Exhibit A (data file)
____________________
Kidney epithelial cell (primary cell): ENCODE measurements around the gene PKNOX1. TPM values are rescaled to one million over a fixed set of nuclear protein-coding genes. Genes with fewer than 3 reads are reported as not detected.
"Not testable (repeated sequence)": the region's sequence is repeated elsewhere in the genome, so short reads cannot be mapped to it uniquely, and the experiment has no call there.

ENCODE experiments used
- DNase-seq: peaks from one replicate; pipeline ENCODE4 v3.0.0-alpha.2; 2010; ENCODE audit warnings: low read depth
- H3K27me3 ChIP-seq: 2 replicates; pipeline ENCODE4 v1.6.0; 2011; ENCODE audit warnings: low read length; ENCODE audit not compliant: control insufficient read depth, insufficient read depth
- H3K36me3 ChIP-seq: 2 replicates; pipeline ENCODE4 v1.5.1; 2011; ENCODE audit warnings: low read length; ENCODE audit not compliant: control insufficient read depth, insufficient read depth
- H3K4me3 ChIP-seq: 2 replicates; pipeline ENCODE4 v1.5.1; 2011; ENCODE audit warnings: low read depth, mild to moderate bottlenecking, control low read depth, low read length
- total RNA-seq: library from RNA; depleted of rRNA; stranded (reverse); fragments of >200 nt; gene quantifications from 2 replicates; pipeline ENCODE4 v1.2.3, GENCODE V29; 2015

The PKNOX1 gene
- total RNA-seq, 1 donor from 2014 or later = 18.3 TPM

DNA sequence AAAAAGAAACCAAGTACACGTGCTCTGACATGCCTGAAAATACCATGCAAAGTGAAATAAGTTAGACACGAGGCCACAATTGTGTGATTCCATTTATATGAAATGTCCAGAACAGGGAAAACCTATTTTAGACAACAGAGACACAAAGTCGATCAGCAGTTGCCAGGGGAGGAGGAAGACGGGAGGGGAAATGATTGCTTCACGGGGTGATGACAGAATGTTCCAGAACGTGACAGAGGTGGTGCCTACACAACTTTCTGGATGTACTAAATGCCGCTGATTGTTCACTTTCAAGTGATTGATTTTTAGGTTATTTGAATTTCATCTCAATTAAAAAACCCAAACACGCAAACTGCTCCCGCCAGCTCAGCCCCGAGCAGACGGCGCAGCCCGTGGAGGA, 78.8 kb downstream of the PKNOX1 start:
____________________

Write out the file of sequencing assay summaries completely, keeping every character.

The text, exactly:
Kidney epithelial cell (primary cell): ENCODE measurements around the gene PKNOX1. TPM values are rescaled to one million over a fixed set of nuclear protein-coding genes. Genes with fewer than 3 reads are reported as not detected.
"Not testable (repeated sequence)": the region's sequence is repeated elsewhere in the genome, so short reads cannot be mapped to it uniquely, and the experiment has no call there.

ENCODE experiments used
- DNase-seq: peaks from one replicate; pipeline ENCODE4 v3.0.0-alpha.2; 2010; ENCODE audit warnings: low read depth
- H3K27me3 ChIP-seq: 2 replicates; pipeline ENCODE4 v1.6.0; 2011; ENCODE audit warnings: low read length; ENCODE audit not compliant: control insufficient read depth, insufficient read depth
- H3K36me3 ChIP-seq: 2 replicates; pipeline ENCODE4 v1.5.1; 2011; ENCODE audit warnings: low read length; ENCODE audit not compliant: control insufficient read depth, insufficient read depth
- H3K4me3 ChIP-seq: 2 replicates; pipeline ENCODE4 v1.5.1; 2011; ENCODE audit warnings: low read depth, mild to moderate bottlenecking, control low read depth, low read length
- total RNA-seq: library from RNA; depleted of rRNA; stranded (reverse); fragments of >200 nt; gene quantifications from 2 replicates; pipeline ENCODE4 v1.2.3, GENCODE V29; 2015

The PKNOX1 gene
- total RNA-seq, 1 donor from 2014 or later = 18.3 TPM

DNA sequence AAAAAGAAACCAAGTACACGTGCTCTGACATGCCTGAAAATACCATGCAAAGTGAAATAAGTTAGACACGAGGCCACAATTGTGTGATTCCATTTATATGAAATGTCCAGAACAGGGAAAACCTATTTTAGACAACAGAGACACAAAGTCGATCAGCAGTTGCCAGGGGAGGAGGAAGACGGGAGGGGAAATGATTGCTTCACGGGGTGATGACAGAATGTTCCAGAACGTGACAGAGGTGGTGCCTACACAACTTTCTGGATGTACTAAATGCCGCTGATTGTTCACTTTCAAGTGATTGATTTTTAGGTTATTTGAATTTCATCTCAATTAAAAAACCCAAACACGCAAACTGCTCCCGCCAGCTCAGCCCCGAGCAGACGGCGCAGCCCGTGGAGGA, 78.8 kb downstream of the PKNOX1 start: